Four months after the Supreme Court of Canada (SCC) ruled on the test for Ontario’s anti-SLAPP legislation, the Ontario Court of Appeal (OCA) has released two companion decisions overturning a motion judge’s pre-SCC rulings, and shedding light on how the SCC’s guidance in 1704604 Ontario Ltd. v. Pointes Protection Association (Pointes) and Platnick v. Bent (Bent) has refined the anti-SLAPP analysis.
Sections 137.1-137.5 of the Courts of Justice Act, dubbed Ontario’s “anti-SLAPP” legislation because they are aimed at “Strategic Lawsuits Against Public Participation”, allow a defendant to move at any stage in a proceeding to have the claim dismissed. If the defendant can show that the lawsuit arises from “expression” that relates to “a matter of public interest” (both defined broadly), the burden shifts to the plaintiff to demonstrate grounds to believe that: (1) the action has “substantial merit;” (2) there is “no valid defence to the proceeding” (together, Merit-Based Hurdle); and that (3) the harm caused by the expression is “sufficiently serious” that the public interest in continuing with the action outweighs the public interest in protecting the expression (Public Interest Balancing Test). If the plaintiff fails to discharge this burden, its claim must be dismissed.
A 2017 episode of CBC’s Marketplace reported that Subway’s chicken products could contain just 50 per cent chicken DNA and the rest soy, based on testing conducted by Trent University. The reporting was also published on CBC’s website and on Twitter. A CBC follow-up article a week later referred to Subway’s test results indicating its chicken contains only 1 per cent soy, and noted DNA testing is “nuanced”.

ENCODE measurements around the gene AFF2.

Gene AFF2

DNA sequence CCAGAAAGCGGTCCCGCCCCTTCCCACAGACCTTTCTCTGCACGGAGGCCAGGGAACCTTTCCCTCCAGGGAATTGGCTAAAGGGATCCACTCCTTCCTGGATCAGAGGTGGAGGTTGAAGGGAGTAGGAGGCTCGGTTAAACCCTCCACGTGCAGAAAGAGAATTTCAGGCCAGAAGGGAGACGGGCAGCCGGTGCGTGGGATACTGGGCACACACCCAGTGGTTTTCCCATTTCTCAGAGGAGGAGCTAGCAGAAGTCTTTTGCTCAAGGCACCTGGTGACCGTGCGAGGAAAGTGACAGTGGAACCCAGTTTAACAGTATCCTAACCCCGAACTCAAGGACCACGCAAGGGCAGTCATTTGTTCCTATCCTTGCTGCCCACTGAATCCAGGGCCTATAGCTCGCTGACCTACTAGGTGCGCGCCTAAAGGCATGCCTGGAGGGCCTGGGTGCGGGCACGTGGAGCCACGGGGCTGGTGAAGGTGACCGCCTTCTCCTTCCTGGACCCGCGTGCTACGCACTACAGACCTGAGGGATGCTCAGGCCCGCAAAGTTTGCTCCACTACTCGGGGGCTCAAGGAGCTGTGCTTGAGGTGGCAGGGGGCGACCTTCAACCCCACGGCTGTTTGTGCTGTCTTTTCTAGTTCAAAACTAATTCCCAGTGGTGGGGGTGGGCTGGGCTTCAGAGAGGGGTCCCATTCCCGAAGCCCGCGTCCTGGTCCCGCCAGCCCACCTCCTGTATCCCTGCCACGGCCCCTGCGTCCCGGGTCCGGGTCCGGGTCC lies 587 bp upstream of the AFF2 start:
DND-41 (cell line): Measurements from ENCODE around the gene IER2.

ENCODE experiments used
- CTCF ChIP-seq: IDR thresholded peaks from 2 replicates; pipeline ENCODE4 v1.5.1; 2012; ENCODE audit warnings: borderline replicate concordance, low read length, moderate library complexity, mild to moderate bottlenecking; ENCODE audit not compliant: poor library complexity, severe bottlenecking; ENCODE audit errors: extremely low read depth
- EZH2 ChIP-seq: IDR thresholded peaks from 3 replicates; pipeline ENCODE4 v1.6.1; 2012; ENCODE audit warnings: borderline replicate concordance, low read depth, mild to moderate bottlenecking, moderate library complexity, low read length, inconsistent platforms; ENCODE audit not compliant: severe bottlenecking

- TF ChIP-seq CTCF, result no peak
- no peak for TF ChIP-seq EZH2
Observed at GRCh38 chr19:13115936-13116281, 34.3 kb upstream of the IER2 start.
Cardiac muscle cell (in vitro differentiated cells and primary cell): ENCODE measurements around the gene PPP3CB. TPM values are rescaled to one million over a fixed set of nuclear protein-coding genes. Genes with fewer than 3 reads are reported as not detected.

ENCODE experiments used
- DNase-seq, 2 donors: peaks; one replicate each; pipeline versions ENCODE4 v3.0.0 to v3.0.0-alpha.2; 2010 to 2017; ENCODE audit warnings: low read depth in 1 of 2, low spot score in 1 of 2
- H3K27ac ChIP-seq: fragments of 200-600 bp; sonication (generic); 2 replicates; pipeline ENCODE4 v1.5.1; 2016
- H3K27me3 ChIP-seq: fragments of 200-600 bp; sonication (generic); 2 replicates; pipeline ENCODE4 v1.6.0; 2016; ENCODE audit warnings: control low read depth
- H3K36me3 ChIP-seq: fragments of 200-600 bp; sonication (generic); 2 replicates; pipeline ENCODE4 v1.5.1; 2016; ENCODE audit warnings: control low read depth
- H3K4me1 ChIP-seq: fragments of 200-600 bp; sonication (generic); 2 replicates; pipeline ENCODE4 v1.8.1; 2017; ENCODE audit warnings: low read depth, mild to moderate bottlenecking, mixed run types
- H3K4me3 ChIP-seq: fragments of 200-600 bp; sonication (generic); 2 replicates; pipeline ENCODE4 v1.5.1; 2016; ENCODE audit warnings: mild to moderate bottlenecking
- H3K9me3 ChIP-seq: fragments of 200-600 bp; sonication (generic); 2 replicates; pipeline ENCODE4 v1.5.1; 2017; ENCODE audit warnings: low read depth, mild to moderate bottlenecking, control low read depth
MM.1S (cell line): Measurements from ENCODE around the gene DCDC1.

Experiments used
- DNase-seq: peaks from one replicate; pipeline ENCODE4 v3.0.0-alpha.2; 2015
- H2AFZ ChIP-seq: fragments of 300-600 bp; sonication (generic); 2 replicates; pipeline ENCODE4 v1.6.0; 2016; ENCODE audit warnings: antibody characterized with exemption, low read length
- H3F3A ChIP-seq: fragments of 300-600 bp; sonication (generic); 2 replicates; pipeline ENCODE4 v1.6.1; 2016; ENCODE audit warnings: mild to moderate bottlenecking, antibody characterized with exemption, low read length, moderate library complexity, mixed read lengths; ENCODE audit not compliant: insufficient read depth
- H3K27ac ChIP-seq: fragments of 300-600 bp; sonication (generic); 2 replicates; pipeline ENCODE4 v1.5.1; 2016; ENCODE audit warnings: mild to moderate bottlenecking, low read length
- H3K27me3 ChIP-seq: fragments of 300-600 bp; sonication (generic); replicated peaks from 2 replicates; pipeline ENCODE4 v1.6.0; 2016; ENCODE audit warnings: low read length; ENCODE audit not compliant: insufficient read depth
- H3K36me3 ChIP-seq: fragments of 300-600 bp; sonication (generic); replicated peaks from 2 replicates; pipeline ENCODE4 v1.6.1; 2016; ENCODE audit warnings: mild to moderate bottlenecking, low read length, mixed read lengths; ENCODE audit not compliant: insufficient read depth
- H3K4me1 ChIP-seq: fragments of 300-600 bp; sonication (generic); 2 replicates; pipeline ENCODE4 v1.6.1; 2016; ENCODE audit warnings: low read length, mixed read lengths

Subway sued CBC and Trent in defamation, and sued Trent for negligence in its testing, seeking C$210-million in damages for loss of reputation, loss of sales, and damage to Subway’s trademarks. Invoking Ontario’s anti-SLAPP law, CBC moved for early dismissal of Subway’s action in defamation, and Trent moved to dismiss Subway’s action in negligence.
The motion judge held that CBC met the initial threshold as the claim clearly arose from expression related to a matter of public interest. Moving to the Merit-Based Hurdle, while Subway’s claim had a real prospect of success, he held that Subway had not established grounds to believe that CBC had no valid defence of responsible communication on a matter of public interest. This defence requires that reasonable diligence be exercised in trying to verify the allegations on a matter of public interest, and provides a defence in those circumstances even if the allegations cannot ultimately be proven true. Finding that CBC “made significant efforts to inquire into the veracity of the tests they were reporting”, the motion judge held that a reasonable trier “could not reasonably conclude…that CBC’s defence of responsible communication would not succeed.”
At the Public Interest Balancing Test, the motion judge held that CBC’s reporting was consistent with the purposes of the anti-SLAPP law (to encourage and promote expression and participation in matters of public interest). After noting apparent conflicts within Subway’s evidence as to damages, he held that the public interest in the expression outweighed the potential impact on Subway.